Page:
Grievances are filed with the Affirmative Action Officer who is available for confidential consultation, additional information, and the registering of complaints based on sex/gender, racial/ethnic, disability or affectional/sexual orientation harassment
Harassment may be overt or insidious. Harassment on the basis of sex is a violation of Section 703 of Title VII of the Civil Rights Act of 1964. Sexual/gender, racial/ethnic and affectional orientation harassment are forms of behavior identified by the college as improper, harmful, and intolerable. The following describes the three forms of discriminatory behavior of which students and staff on campus should be apprised. Each of these behaviors has the power to restrict, offend, oppress, alienate, and ultimately deny to those whom they target free access to educational benefits, opportunities, and a healthy academic climate.
The following guidelines are based on Title VII of the Civil Rights Act of 1964. Consistent with SUNY's policy to ensure fair treatment of all individuals, protection for students at SUNY Oswego is covered as well. Both employees and students alleging harassment may use the College at Oswego Discrimination Grievance Procedure for review of their allegations.
Under the May 1981 amended guidelines of Title VII of the Civil Rights Act of 1964, sexual harassment is defined in terms of behavior either physical or verbal in nature as "Unwelcome sexual advances, requests for sexual favors and other verbal or physical conduct of a sexual nature...when:
1. Submission to such conduct is made explicitly or implicitly a term or condition of an individual's employment,
2. Submission to or rejection of such conduct by an individual is used as the basis for employment decisions affecting such individual, or
3. Such conduct has the purpose or effect of substantially interfering with an individual's work performance or creating an intimidating, hostile, or offensive working environment,"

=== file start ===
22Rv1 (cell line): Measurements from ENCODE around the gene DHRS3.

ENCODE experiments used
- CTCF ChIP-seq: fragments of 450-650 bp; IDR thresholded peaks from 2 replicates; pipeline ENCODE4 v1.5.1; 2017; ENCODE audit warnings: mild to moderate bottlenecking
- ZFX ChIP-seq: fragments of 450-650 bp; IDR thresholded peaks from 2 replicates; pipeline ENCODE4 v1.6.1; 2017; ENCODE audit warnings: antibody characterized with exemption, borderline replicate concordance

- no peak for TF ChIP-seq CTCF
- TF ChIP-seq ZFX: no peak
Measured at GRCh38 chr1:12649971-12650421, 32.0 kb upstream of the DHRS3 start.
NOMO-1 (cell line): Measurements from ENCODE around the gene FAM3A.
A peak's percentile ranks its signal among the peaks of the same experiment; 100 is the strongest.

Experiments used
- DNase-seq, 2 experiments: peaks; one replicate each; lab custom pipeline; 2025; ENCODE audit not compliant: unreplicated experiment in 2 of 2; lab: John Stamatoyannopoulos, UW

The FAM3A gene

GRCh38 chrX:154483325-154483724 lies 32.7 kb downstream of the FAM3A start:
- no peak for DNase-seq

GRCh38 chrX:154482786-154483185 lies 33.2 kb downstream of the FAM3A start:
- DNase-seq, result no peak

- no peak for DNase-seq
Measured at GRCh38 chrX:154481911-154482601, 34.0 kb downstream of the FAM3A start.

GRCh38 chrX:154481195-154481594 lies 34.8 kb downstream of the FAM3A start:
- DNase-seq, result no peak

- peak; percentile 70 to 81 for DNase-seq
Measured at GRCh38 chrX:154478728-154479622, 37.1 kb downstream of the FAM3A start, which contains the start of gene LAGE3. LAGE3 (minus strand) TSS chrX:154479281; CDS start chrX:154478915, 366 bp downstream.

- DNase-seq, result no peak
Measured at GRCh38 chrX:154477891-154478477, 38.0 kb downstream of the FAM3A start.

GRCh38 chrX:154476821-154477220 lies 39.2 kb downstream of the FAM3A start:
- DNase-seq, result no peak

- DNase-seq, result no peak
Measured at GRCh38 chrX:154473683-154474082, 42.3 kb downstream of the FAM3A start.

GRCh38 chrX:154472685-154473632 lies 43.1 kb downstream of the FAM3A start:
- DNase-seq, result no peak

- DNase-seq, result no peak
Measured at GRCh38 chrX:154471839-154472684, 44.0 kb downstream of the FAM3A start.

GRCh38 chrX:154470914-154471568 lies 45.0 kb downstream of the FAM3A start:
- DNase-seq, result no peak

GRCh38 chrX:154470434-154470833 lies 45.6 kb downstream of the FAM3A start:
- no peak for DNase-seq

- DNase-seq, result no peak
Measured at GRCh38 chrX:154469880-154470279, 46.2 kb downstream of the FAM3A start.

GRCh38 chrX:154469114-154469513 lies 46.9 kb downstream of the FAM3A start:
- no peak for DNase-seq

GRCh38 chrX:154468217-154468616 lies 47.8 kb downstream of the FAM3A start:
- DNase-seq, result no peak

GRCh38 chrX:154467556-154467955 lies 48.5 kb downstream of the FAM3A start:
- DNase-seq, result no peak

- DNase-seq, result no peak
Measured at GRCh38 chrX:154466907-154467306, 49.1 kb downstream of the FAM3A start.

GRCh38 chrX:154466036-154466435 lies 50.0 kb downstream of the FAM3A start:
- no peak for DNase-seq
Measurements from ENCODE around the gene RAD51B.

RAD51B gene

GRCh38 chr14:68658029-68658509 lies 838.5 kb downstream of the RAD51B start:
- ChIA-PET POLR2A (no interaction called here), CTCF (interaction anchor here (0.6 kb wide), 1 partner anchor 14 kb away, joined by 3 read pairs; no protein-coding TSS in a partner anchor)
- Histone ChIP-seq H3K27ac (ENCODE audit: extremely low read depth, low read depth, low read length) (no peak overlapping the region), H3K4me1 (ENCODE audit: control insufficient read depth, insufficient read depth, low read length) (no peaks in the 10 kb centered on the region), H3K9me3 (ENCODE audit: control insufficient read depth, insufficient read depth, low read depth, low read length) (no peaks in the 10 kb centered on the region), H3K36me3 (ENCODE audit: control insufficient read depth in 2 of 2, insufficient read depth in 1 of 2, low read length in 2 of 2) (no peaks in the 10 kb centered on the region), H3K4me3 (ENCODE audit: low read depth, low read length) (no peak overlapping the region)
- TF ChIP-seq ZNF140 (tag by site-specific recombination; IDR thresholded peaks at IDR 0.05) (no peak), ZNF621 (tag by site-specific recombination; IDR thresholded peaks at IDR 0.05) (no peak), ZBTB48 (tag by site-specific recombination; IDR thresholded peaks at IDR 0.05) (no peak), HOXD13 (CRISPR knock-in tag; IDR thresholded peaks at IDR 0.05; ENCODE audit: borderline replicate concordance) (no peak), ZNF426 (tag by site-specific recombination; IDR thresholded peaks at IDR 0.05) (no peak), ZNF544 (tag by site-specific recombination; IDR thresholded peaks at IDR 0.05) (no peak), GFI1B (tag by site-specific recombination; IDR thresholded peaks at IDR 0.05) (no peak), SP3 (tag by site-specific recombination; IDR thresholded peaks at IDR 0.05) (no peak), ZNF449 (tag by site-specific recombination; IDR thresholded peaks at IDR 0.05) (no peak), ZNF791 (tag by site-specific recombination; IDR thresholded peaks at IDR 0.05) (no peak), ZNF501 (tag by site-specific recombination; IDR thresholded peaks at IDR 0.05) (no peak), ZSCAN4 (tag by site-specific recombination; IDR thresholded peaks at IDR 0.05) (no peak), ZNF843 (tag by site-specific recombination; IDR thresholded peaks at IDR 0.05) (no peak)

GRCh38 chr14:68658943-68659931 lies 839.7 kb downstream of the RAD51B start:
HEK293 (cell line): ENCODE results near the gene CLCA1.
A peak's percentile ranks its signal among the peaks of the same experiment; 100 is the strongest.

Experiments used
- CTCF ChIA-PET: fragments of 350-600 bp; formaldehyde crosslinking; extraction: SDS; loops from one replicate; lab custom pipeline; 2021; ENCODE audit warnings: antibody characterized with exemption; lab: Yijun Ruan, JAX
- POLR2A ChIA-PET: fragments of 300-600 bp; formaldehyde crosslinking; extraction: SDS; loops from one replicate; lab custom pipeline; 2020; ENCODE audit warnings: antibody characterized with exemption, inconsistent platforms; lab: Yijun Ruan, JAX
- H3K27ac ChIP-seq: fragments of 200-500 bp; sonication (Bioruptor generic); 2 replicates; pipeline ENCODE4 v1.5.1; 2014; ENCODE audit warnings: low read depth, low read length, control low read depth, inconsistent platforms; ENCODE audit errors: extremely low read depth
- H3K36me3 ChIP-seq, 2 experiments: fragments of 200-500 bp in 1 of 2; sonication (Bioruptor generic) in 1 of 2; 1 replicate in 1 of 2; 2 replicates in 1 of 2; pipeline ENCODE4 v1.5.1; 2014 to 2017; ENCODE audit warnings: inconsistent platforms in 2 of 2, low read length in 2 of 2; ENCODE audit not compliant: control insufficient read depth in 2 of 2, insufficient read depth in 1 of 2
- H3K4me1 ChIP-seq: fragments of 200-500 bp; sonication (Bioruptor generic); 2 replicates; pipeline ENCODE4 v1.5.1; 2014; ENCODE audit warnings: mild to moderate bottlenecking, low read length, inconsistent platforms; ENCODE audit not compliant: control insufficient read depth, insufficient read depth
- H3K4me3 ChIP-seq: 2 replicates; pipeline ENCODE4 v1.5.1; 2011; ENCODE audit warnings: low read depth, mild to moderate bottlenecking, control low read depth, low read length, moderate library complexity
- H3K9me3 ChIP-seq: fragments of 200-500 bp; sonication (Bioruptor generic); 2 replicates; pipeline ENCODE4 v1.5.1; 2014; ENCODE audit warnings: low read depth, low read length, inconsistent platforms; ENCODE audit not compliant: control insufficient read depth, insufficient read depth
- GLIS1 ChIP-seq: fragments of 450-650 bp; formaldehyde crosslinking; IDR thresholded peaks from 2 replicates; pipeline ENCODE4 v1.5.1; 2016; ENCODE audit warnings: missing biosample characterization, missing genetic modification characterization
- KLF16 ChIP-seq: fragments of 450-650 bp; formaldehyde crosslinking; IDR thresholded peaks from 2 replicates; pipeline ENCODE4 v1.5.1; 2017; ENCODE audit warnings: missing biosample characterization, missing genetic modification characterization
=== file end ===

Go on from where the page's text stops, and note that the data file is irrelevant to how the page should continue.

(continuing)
Further, the college recognizes sexual harassment to include a wide range of behaviors from the actual coercing of sexual relations to the persistent forcing of sexual attentions, verbal or physical, on an unwilling recipient. Included under this general rubric is "gender" harassment, a much more elusive, but nonetheless, real, denigrating attitude toward the targeted individuals or groups. Although women are the most frequent victims of this harassment behavior, men and women feel the consequences of "gender" harassment and, therefore, these circumstances must be ameliorated by both sexes.
The College at Oswego prohibits any form of behavior that singles out an individual or group for the purpose of undermining their racial, cultural or religious heritage. The College at Oswego remains a campus committed to multi-cultural educational goals. These goals can only be attained in a racially and culturally integrated environment where civility transcends prejudice and cultural exchange serves to enhance the climate of an academic community.
Individuals who expose others to threats of violence, or verbal or written (e.g. graffiti) abuse on the basis of race, color, creed, or religion, are in direct conflict with the anti-racial/ethnic harassment policy of this college. In addition, such actions are in violation of the Code of Student Rights, Responsibilities and Conduct and may be subject to disciplinary action.
Affectional Orientation Harassment
The resolution adopted by the State University of New York Board of Trustees on October 26, 1983 is a reaffirmation of policy relating to access and fair treatment.
Resolved that it is the policy of the State University of New York and the expectation of the Board of Trustees that no discrimination against or harassment of individuals will occur on any of the campuses or in the programs or activities of the University. Consistent with this policy, the Board of' Trustees expects that all judgments about actions toward students and employees will be based on their qualifications, abilities, and performance. Attitudes, practices, and preferences of individuals that are essentially personal in nature, such as private expression of sexual orientation, are unrelated to performance and provide no basis for judgment.
The Board of Trustees expects all State University campuses to implement this policy of fair treatment.
Therefore, the College at Oswego alerts students and employees that redress may be sought if a violation of the aforementioned policy has occurred. Allegations of discrimination against individuals whose behavior has prevented a grievant from pursuing his or her employment or educational goals free of all irrelevant considerations shall be reviewed through toe College at Oswego Discrimination Grievance Procedure.